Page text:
Sonic Cinema

Sounds, Visions and Insights by Brian Skutle

This past Tuesday, Dr. Nickitas Demos from Georgia State University put on the third of four concerts in his annual neoPhonia New Music Ensemble series, and while the program changed unexpectedly before beginning due to technical difficulties, the concert we were treated to was an unmitigated triumph.

In my five years of attending Georgia State as a Music Industry/Sound Recording major, Dr. Demos’s neoPhonia concerts were always my favorites to go to. And in the years since my graduation in 2001, I’ve always tried to make as many of these concerts as possible. Apart from saying hello to a former professor whom I learned a lot from (I studied composition and orchestration from Dr. Demos in 2000-01), and possibly other people I either went to school with or studied under (such as Dr. Robert Scott Thompson, my recording professor and himself an accomplished composer), the neoPhonia shows have been opportunities for me to not only discover classic works from 20th Century masters like Ligeti and Donald Erb but also to hear what lesser-known composers (as well as some of my contemporaries) are doing musically. The result has been a richer and more varied look at contemporary classical music than I’m likely to expect nearly anywhere else.

Tuesday’s concert was entitled “Related Pitches,” and featured a varied of works written for the saxophone and clarinet family of instruments. The evening began with “Duo Sonata” by Gregory Wanamaker, a four movement work performed by GSU faculty member Kenneth Long (clarinet) and Jan Berry Bake (alto saxophone). One of the things I’ve found that has helped my appreciation for the eclectic works neoPhonia presents over the years is my ability to just close my eyes and focus less on the performers and more on the music. This has allowed me to take in the works on a more emotional level than simply just watching the performers play virtuoso runs and complex rhythms. “Duo Sonata” with its brief but varied moods from movement to movement was most effective for me as a listener when I did this, in particular during the 2nd Movement’s “Elegy” and the 3rd Movement’s “Scherzo.”

Up next was the 2001 work “Saksti” by Georgia Spiropoulos and performed by guest performer Theofilos Sotiriadis on tenor saxophone. Utilizing electronic patches and algorithms created in the Max/Msp programming language and following through “lists” in the OpenMusic program, “Saksti” is the type of immersive musical experience it’s difficult to get on a regular basis in the Atlanta are (but is common at many neoPhonia shows), as the performer plays the notated music into microphones that feed the audio into a computer, which in turn manipulates the data input into various musical “effects” that play as counterpoint to the music written out on the score. It’s an exciting way of musical creation that utilizes both analog and digital performance that provides a truly unique experience for the listener as the performer is responsible for multiple layers of sound. While I myself have written music in the past for both live performers combined with electronics, I don’t have the patience to create such works as “Saksti,” making me all the more impressed when I hear one as beautifully executed as this. (My approach to live/electronic pieces hues closer to writing a concerto of sorts, with the live performer(s) acting as soloists while the electronics back them up.)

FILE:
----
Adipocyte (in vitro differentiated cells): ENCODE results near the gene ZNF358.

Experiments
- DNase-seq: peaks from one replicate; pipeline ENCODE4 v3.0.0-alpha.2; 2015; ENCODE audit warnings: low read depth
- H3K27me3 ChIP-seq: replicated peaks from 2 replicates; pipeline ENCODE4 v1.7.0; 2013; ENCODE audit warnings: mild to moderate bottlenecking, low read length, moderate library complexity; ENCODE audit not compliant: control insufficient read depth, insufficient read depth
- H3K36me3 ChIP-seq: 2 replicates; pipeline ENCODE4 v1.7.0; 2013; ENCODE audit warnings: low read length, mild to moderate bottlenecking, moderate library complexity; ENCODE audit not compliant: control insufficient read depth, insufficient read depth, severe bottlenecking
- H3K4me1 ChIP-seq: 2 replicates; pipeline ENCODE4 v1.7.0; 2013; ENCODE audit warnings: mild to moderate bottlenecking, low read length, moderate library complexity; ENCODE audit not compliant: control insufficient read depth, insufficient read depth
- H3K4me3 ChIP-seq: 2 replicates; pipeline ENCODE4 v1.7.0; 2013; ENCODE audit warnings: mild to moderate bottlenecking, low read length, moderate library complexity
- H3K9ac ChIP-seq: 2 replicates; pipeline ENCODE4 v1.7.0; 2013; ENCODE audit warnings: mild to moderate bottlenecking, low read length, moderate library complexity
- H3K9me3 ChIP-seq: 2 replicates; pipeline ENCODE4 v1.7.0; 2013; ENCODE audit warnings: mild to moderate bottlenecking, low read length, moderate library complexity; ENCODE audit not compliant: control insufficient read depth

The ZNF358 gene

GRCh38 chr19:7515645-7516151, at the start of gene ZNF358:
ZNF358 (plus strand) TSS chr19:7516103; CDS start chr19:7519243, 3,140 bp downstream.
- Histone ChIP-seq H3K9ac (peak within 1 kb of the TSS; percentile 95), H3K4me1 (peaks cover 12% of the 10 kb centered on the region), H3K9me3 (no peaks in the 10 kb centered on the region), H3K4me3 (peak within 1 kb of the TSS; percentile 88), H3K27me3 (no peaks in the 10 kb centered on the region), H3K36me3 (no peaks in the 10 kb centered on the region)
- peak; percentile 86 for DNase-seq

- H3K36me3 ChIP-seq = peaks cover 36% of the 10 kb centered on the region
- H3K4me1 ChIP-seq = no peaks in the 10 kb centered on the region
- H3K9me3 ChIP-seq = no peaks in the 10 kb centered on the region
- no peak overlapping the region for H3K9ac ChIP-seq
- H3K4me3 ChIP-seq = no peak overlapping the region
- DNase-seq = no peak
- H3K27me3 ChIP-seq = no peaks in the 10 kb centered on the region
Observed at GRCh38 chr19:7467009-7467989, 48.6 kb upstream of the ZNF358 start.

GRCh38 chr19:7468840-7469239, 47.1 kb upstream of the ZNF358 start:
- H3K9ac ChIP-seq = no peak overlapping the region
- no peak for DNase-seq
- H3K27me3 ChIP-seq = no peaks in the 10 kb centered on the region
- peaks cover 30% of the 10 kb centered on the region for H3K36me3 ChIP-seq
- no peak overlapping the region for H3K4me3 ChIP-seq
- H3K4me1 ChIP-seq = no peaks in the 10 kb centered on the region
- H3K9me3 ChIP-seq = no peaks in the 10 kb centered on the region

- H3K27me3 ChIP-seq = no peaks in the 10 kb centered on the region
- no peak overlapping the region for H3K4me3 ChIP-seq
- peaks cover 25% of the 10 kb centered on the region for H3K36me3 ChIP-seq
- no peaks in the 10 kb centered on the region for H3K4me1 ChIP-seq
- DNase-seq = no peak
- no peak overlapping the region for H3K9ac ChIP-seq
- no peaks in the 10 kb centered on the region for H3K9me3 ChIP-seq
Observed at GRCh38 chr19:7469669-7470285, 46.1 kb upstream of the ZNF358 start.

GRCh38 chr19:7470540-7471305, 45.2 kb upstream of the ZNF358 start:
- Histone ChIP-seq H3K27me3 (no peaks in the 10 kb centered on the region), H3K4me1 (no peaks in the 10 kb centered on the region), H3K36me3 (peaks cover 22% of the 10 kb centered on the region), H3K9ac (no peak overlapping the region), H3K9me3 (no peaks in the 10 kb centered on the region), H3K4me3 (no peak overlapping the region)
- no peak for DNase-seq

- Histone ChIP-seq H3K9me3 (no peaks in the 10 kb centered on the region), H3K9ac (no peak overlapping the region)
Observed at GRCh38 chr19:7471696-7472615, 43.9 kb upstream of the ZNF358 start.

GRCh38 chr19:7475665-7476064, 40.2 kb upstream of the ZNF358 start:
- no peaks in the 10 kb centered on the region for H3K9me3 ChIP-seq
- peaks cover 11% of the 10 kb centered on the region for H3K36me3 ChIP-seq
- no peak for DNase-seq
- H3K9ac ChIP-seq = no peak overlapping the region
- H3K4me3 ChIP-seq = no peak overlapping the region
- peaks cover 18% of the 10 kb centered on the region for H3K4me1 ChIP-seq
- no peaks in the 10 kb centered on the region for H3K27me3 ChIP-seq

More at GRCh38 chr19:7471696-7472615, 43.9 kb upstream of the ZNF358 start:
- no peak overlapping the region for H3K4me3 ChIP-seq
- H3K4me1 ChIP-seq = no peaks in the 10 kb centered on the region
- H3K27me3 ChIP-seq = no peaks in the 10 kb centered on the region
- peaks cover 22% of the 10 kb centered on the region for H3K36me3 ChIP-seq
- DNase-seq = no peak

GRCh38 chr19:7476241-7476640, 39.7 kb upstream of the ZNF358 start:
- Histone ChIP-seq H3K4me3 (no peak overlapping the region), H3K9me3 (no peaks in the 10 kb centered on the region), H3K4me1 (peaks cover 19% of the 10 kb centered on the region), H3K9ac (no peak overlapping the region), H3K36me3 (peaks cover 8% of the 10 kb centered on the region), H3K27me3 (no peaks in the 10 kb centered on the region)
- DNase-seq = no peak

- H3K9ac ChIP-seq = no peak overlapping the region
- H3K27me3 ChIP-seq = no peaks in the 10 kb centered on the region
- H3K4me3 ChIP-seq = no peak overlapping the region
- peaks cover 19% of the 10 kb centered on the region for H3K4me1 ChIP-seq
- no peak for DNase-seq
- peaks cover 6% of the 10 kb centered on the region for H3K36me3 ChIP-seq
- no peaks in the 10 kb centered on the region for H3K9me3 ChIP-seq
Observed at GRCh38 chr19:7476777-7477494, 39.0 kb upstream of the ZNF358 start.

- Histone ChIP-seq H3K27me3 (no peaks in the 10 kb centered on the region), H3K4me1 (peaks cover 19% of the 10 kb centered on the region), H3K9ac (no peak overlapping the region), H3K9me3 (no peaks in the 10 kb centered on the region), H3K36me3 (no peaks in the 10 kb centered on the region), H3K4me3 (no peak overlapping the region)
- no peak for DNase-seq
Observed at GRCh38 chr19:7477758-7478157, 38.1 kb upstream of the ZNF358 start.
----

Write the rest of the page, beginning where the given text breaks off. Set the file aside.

Up next on the program was Dr. Demos’s “Tonoi VII,” written in 2009 for solo alto saxophone. The “Tonoi” pieces are an ongoing series for solo performers of different instruments. I’d heard a few of the other pieces in this series, and the connective tissue is technical challenges and continuous structure, although there are clear “movements” or breaks in performance for the performer (in this case, Sotiriadis again) to observe. It was another compelling and dynamic performance by Sotiriadis, whom has performed the piece several times before, and another successful composition in the series for Demos.

Following “Tonoi VII” was “Glint,” composed by Roshanne Etezady in 2007 for clarinet and alto sax. Once again Kenneth Long and Jan Jerry Baker took the stage and performed beautifully, navigating the work’s complex musicality with conviction and feeling that shone through in every phase of the piece. After “Glint” came “Forget Me Not” by Giorgos Koukmendakis, which brought Sotiriadis back on-stage one final time (another piece he was to play, Elainie Lilios’s “Veiled Resonance,” was the one bumped due to technical difficulties) for another virtuoso performance.

Closing out the evening was the premiere of Dr. Demos’s “Citizens of Nowhere,” performed on B-Flat and bass clarinets by Long and soprano and alto saxes by Baker. This was probably my second-favorite performance and piece of the evening (following “Saksti”), as Dr. Demos has the performers change between instruments to create different aural combinations for the ear to take in while creating a musical atmosphere in the phrases and composition itself that are engulfing to take in. It was a superb and satisfying way to close out the concert, leaving the listener with the feeling of having heard something they had never experienced before, which is as true of the piece that had just debuted as it was about the program as a whole, which gave this brass player a greater appreciation of the musical variety possible with these particular instrument families.

Brian Skutle

Categories: News, News - Music

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